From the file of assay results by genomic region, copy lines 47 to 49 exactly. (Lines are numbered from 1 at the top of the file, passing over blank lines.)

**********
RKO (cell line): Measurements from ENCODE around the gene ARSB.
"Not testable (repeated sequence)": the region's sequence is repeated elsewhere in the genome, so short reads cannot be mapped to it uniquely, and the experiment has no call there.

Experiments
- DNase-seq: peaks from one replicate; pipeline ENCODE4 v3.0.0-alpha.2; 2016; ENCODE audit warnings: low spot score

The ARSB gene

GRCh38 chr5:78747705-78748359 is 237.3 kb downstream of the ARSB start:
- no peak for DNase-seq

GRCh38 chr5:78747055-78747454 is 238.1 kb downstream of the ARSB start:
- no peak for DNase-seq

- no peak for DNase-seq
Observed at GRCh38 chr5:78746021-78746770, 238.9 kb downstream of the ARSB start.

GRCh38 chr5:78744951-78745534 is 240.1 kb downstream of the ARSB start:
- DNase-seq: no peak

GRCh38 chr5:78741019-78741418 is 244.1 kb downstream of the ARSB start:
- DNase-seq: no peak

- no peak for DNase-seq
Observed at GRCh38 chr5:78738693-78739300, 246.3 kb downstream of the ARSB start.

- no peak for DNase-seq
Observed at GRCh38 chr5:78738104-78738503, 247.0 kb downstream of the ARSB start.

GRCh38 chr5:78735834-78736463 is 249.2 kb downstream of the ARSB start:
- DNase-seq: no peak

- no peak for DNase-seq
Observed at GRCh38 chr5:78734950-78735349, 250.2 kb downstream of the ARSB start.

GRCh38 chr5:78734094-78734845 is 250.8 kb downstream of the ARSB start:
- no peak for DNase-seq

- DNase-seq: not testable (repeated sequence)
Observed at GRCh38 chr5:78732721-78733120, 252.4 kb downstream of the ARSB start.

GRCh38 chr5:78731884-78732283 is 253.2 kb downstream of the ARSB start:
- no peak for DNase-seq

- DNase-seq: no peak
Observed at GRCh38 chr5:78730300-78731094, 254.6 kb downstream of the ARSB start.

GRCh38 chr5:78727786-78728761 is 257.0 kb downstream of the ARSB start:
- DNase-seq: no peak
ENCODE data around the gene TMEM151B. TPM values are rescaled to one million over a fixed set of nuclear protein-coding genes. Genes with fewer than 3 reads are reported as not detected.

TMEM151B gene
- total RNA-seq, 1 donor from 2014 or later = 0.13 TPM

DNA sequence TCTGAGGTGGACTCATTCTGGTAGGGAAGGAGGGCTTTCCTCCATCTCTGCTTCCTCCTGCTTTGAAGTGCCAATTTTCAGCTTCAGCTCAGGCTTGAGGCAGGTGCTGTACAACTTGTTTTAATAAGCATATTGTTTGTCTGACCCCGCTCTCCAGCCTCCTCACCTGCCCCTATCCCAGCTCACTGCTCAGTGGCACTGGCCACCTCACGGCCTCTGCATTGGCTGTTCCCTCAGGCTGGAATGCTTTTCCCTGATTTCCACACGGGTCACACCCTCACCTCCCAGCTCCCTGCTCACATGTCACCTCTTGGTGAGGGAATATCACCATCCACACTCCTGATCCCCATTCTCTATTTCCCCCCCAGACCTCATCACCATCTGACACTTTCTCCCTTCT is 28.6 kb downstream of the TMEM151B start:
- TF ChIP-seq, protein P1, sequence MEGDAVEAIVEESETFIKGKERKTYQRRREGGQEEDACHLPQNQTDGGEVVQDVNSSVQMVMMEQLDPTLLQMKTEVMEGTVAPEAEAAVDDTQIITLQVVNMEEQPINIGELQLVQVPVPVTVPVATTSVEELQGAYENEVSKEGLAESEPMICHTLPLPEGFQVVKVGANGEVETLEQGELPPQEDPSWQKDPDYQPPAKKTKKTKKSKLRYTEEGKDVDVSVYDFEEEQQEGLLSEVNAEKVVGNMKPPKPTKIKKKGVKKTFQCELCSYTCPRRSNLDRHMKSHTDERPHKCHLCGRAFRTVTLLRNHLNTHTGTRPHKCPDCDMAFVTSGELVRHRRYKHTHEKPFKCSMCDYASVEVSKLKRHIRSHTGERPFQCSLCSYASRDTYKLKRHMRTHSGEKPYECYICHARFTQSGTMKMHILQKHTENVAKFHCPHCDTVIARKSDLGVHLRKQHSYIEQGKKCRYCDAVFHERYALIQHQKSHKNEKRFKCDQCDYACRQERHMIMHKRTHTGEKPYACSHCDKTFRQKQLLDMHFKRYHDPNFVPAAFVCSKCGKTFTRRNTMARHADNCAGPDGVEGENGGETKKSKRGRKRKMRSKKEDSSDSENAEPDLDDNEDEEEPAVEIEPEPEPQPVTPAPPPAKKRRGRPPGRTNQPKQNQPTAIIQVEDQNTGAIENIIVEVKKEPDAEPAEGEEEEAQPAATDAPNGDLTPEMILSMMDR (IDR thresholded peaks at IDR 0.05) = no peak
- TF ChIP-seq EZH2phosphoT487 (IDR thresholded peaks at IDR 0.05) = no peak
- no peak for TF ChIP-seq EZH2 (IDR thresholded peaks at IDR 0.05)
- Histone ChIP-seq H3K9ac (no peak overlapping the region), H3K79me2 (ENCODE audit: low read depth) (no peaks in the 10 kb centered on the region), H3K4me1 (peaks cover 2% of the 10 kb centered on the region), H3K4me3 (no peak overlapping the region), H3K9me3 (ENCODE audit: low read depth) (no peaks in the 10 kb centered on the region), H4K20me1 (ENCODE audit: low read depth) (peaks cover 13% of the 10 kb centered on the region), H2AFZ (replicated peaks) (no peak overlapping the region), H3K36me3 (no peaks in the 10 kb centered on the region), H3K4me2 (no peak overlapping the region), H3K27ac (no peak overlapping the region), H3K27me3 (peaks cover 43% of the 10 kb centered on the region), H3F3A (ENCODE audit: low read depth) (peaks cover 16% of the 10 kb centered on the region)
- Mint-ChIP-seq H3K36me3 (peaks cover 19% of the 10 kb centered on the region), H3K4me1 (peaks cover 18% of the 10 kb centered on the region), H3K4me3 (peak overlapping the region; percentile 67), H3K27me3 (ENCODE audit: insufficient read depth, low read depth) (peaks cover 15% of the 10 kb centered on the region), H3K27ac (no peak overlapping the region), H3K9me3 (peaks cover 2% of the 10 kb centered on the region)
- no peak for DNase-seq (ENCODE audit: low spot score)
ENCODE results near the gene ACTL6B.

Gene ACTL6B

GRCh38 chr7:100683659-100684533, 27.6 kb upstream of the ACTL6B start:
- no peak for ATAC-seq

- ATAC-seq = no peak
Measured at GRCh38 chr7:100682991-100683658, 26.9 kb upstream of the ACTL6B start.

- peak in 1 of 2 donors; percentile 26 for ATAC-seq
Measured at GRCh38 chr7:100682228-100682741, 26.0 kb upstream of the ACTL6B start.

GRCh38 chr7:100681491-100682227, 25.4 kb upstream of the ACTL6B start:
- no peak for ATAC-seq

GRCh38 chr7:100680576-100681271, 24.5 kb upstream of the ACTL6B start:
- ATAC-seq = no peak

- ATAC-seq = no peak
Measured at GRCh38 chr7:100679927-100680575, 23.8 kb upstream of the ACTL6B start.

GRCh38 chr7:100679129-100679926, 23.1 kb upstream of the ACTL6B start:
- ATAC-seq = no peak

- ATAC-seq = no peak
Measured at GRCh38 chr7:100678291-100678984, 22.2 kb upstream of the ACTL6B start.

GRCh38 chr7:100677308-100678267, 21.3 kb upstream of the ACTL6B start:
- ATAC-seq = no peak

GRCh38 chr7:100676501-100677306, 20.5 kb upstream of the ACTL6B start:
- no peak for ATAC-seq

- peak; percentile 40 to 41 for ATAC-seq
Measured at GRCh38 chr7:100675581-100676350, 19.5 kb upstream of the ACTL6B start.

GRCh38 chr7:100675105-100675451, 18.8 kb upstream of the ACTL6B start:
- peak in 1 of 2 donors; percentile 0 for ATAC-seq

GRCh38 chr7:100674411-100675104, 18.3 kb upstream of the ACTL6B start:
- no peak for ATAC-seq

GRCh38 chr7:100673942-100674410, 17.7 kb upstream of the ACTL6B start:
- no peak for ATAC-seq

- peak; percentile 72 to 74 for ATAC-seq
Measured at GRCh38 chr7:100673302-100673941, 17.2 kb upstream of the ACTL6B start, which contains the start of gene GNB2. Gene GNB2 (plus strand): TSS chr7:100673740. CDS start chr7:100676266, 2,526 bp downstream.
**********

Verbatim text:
- no peak for ATAC-seq

- ATAC-seq = no peak
Measured at GRCh38 chr7:100682991-100683658, 26.9 kb upstream of the ACTL6B start.